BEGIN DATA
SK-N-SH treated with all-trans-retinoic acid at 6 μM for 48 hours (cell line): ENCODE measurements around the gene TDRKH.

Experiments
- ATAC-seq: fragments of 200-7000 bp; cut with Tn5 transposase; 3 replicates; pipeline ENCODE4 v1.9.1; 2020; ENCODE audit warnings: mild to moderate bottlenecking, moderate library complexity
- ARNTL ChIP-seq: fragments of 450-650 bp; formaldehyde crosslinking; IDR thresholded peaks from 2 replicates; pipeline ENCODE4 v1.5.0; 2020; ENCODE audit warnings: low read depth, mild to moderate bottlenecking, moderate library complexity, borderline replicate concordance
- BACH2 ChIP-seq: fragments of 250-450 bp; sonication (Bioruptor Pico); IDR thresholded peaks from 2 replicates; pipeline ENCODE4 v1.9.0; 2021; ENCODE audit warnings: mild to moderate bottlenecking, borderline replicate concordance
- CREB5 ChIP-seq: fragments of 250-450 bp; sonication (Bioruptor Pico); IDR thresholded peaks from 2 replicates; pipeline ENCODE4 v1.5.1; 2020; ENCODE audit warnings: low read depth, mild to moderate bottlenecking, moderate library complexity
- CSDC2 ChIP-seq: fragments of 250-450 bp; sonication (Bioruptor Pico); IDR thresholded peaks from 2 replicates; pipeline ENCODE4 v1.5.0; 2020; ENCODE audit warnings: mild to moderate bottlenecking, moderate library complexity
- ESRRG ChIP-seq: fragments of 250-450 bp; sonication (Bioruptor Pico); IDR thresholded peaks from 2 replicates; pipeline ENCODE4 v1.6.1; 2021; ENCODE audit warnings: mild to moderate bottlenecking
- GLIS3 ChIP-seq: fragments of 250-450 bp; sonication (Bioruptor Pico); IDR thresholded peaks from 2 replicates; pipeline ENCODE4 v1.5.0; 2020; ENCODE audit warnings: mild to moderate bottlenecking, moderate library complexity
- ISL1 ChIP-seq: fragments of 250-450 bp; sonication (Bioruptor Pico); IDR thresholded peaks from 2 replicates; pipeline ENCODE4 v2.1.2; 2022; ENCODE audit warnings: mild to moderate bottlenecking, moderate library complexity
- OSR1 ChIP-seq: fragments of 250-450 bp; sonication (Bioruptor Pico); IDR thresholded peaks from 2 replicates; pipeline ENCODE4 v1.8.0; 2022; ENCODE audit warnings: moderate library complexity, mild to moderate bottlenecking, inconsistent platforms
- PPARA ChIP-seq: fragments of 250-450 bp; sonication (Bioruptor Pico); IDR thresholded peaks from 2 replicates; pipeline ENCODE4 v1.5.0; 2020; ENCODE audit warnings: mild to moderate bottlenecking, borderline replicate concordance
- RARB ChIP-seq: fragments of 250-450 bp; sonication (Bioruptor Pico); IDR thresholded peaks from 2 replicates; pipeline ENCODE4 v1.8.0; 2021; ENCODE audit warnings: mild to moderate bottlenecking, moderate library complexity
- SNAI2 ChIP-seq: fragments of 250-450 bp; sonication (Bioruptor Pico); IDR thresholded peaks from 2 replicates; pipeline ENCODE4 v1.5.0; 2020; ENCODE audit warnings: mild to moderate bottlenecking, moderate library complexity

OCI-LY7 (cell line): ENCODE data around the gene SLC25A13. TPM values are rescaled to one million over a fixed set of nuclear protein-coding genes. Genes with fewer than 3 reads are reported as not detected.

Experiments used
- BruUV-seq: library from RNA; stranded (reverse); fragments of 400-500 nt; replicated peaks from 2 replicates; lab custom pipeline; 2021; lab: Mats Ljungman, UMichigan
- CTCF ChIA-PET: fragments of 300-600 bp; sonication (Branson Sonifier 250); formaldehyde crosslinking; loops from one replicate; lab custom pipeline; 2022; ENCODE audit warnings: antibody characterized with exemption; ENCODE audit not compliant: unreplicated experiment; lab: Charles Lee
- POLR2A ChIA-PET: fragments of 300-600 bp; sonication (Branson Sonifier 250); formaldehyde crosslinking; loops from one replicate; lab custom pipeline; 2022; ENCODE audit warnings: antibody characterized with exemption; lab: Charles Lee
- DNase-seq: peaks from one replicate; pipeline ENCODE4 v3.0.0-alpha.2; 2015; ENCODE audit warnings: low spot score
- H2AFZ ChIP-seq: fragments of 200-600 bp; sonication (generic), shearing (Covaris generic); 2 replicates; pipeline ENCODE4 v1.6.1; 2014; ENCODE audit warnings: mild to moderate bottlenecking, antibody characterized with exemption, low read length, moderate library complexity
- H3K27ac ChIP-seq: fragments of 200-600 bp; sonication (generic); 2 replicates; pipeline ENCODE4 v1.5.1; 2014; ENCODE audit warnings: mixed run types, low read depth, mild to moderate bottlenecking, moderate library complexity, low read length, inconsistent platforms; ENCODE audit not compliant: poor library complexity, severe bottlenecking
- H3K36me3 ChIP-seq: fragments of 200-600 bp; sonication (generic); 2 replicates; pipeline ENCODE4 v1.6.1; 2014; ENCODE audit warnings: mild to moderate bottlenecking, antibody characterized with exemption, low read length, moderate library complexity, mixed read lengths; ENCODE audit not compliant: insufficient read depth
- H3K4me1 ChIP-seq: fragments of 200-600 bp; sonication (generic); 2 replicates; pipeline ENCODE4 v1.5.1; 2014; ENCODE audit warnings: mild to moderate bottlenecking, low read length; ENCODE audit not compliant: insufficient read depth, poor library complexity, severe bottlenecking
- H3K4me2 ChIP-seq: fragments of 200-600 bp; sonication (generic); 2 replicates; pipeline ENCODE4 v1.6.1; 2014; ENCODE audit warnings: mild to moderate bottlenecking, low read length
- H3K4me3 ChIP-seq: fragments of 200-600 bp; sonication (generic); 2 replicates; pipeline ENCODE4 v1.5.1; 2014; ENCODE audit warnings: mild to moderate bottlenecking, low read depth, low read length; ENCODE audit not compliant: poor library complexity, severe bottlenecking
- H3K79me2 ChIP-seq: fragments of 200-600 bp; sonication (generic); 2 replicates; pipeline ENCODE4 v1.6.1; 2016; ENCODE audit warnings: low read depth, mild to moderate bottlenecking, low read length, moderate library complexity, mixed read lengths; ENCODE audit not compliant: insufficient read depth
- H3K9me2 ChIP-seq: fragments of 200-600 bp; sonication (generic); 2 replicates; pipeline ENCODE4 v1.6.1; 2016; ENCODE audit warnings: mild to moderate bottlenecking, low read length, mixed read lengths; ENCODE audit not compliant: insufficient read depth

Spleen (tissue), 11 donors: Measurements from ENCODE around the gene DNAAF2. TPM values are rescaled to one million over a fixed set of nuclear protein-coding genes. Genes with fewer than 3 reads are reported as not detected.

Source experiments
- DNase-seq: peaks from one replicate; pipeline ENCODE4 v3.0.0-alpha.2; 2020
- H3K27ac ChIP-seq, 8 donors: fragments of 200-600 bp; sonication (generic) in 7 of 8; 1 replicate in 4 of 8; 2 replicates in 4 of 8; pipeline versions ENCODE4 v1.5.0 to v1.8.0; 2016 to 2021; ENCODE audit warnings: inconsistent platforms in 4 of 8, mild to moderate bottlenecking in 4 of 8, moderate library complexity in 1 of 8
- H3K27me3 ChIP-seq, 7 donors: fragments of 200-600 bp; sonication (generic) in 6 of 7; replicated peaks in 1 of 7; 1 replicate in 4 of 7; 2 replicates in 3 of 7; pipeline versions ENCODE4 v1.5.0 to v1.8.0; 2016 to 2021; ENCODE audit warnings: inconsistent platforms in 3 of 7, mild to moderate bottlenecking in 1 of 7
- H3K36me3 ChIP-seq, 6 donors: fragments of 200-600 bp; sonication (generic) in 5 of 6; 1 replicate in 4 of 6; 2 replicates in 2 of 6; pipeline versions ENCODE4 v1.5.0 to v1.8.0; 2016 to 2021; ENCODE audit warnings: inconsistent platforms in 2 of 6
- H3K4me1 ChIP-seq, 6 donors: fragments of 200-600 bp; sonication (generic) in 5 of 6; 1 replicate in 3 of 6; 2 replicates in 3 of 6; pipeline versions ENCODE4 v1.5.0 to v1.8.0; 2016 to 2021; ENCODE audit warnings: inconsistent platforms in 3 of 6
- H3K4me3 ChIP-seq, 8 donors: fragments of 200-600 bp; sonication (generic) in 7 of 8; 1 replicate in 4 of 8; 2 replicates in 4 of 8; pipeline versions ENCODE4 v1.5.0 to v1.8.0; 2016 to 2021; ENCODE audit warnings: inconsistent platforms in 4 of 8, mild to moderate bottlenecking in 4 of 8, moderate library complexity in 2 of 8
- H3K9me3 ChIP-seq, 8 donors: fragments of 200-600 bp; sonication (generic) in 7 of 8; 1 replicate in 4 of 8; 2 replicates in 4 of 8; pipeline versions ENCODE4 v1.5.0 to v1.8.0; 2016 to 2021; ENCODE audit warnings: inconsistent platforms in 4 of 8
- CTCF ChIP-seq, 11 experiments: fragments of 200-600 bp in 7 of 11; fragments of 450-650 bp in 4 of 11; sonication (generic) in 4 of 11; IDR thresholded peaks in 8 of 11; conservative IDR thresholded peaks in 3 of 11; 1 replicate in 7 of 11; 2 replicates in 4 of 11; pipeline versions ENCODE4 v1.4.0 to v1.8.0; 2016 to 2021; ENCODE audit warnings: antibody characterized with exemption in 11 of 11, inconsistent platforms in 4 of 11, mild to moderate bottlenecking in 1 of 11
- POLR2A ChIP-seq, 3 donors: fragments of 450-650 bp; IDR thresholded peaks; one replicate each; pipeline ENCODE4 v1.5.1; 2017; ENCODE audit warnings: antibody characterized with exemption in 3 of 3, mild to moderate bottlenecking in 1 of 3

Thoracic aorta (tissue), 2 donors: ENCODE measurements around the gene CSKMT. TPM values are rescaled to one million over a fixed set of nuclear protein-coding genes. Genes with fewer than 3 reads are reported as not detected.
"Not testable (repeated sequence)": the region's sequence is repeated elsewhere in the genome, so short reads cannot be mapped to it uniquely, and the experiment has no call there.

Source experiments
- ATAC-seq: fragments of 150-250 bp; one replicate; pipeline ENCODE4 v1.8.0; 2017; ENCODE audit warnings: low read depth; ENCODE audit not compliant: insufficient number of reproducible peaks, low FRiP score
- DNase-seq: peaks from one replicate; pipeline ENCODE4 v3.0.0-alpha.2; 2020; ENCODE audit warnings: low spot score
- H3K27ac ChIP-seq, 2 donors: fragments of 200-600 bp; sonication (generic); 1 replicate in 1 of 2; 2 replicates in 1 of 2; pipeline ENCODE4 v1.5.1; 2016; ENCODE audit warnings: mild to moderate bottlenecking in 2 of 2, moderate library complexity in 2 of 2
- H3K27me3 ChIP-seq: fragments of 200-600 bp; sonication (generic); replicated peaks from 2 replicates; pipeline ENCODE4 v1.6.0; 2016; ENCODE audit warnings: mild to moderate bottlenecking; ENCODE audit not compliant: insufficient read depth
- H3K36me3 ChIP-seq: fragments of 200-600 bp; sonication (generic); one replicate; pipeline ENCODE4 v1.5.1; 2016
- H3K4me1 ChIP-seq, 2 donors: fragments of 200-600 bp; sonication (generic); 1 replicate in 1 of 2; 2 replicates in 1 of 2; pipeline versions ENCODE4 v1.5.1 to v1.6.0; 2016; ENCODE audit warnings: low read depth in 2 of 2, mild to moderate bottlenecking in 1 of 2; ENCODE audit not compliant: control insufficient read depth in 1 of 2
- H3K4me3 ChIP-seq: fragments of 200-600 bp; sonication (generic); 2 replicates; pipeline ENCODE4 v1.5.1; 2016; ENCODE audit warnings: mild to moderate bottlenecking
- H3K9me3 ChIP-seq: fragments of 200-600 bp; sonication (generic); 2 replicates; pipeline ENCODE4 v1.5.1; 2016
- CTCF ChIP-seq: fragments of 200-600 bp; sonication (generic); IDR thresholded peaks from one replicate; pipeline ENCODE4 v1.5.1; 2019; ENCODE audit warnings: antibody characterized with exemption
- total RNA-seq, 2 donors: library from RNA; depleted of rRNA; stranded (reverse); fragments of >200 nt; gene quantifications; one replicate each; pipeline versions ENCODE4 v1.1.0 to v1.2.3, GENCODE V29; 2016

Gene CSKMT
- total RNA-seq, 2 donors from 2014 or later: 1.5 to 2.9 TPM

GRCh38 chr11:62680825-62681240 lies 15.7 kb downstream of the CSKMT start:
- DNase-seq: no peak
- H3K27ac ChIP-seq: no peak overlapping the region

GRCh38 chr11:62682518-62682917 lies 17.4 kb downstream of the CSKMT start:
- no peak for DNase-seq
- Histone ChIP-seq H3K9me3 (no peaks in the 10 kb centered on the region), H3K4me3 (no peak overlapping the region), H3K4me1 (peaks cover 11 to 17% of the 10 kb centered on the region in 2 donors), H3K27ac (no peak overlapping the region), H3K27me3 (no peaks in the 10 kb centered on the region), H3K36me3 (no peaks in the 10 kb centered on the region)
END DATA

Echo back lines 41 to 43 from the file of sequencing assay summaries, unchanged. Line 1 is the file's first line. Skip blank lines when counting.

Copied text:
"Not testable (repeated sequence)": the region's sequence is repeated elsewhere in the genome, so short reads cannot be mapped to it uniquely, and the experiment has no call there.

Source experiments
- ATAC-seq: fragments of 150-250 bp; one replicate; pipeline ENCODE4 v1.8.0; 2017; ENCODE audit warnings: low read depth; ENCODE audit not compliant: insufficient number of reproducible peaks, low FRiP score